Resilience, Not Compliance, is a Real Cybersecurity Strategy
By E. Doug Grindstaff II, CMMI® Institute Sr. VP of Cybersecurity Solutions
Compliance is not a cybersecurity strategy. Yet it still passes for one at many companies, as pressure to comply with proliferating cybersecurity and privacy frameworks and regulations keeps drawing focus away from the real strategic imperative: cyber resilience
It’s easy to understand the compliance-driven mindset
. People in the unenviable position of safeguarding their companies’ valuable data must work to satisfy many masters, whether they’re staving off regulatory enforcement, placating skittish boards of directors, or allowing their staffs the satisfaction that comes from checking a box in a framework that—at least in theory—indicates a win against the bad actors out to damage their company.
The pull of compliance is only getting stronger by the day. Consider, for example, that May 2019 marked the one-year anniversary
of the deadline for implementing Europe’s General Data Protection Regulation (GDPR), a rule with global reach and enforcement power to the tune of billions of dollars in fines. Today, companies around the world are still struggling to comply
. “California GDPR” is coming up fast, in January 2020, and many other states and countries are following suit
But compliance is only very good at solving one problem: compliance risk. Beyond that, it is informative but not very helpful when it comes to mitigating enterprise cybersecurity risk. What’s needed is a risk-driven culture of resilience characterized by environmental and situational awareness, first-rate training, habitual testing and persistent vigilance. All of the compliance in the world will not deliver that.
Compliance is a Lagging Indicator
The challenge with compliance is it’s a lagging indicator in a fast-moving world. By its very nature, a consensus public-private sector framework or a government regulation takes time to produce. For instance, the National Institute of Standards and Technology (NIST) Cybersecurity Framework Version 1.0 was published in 2014; Version 1.1 was released in 2018. Regulatory standards stay on the books for years while the entire world changes around them.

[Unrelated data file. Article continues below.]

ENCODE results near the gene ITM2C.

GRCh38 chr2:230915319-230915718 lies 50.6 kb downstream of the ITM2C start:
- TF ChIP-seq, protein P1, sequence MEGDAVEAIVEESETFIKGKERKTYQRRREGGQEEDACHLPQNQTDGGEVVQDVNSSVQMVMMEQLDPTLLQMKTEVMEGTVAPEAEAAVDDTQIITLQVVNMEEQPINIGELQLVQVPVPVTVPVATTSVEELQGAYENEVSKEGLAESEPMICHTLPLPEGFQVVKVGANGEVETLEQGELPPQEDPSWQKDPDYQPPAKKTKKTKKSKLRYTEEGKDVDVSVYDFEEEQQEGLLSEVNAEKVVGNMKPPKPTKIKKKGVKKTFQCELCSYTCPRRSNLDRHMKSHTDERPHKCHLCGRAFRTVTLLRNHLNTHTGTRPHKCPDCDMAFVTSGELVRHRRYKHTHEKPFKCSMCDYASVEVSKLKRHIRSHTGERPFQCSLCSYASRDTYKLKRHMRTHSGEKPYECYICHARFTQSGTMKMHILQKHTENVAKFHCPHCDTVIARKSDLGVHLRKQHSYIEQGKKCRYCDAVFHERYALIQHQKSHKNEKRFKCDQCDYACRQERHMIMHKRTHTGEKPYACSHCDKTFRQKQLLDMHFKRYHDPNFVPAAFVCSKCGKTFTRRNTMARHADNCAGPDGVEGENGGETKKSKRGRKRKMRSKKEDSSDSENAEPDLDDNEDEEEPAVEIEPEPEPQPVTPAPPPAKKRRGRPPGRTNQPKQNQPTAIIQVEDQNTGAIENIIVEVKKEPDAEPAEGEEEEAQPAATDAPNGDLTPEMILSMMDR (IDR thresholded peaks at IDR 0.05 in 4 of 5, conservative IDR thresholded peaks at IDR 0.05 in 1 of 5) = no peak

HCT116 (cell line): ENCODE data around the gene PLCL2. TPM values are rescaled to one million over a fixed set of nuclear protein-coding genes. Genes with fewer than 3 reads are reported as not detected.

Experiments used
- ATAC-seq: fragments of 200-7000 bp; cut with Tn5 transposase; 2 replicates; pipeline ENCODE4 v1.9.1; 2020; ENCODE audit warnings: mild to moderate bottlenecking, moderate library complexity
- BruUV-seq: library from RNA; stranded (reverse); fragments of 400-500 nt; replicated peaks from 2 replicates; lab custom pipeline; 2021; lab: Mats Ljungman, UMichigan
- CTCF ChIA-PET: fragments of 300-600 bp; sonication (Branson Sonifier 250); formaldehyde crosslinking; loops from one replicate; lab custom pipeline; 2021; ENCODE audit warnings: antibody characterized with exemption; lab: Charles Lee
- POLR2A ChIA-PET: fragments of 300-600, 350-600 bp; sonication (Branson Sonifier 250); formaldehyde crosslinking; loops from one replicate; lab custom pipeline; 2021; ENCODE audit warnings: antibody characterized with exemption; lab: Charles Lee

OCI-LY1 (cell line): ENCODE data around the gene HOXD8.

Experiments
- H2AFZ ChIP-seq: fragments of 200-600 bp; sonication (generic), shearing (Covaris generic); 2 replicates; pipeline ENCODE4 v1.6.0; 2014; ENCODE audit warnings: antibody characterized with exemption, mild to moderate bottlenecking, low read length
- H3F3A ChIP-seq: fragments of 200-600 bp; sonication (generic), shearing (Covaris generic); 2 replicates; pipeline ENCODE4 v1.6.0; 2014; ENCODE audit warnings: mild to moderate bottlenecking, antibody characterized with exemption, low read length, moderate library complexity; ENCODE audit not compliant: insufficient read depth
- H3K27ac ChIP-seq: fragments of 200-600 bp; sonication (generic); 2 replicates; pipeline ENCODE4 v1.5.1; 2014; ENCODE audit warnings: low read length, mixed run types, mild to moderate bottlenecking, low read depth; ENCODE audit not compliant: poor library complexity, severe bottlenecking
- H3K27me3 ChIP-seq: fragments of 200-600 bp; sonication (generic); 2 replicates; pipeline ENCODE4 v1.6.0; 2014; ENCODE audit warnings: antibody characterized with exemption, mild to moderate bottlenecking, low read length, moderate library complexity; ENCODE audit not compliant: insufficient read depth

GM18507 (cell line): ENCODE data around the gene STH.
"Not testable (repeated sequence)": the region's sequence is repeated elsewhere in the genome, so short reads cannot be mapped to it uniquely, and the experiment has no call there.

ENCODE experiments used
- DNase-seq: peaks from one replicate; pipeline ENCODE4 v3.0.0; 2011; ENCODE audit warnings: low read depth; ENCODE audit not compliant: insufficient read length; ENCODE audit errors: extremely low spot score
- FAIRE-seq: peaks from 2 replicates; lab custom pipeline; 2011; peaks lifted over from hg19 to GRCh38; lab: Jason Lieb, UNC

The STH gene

One way or another, these are primarily look-backs, based on how other companies have been breached in the past. But you need to prepare for threats that are emerging. And while other companies’ problems can be instructive, you need to focus on the most relevant risks to your company
The Immediacy of Cybersecurity
For me, this brings Jeff Bezos’s “day one” concept to mind. Every day is a fresh day, with all new threats from people trying to destroy your business. The immediate, incessant questions should be these: What are the risks to your business? Which are the greatest threats? Are your capabilities sufficient to tackle them? How are you building resilience against them—every day? How are you training for them, testing your mettle and assessing your defenses in the moment?
This is a very long game, and it cannot be a game of chase—as in, evaluating the readiness of your cybersecurity program based on how others have already been breached. Instead, a customized, resilience-driven cybersecurity program prepares you to take a punch and stay on your feet. Because you will take a punch.
I’ve met with strong proponents of this resilient approach—including a Fortune 500 company that is now a best-practice leader, in part because it suffered a devasting breach in the past. What this company now does involves a mix of tracking the bad actors it sees as its greatest threats, mapping their moves with predictive analytics, consulting the intelligence community to keep up with new threats, simulating attacks on its own data, retraining employees and recalibrating systems based on how well they survived these “attacks” and, importantly, incentivizing resilience.
Not every company has the resources to perform like this at scale. But each element of this program is relevant to all.
The Road to Resilience
Trying to answer this challenge with a sea of spreadsheets
, as so many still do, can drain the resources of any organization. For one thing, frameworks overlap with each other, but also have differences. How do you prioritize? How do you make sure you don’t duplicate work? How do you comply with these frameworks most efficiently, while reaching beyond compliance to prioritize your company’s actual risks?
My conversations about these issues with those on the cutting edge—and those suffering a thousand cuts—have all informed the development of the CMMI Cybermaturity Platform
The CMMI Cybermaturity Platform provides the foundation for a necessary shift toward a cyber-resilient culture in which you can manage the challenge more strategically, dynamically and effectively. And the platform also embraces the regulatory challenge. While it foregrounds your organization’s unique risks, it also shows how your cybersecurity capabilities align with important regulatory frameworks.
You’ll never get to “all-clear” in today’s cyber risk landscape. Resilience is the order of the day.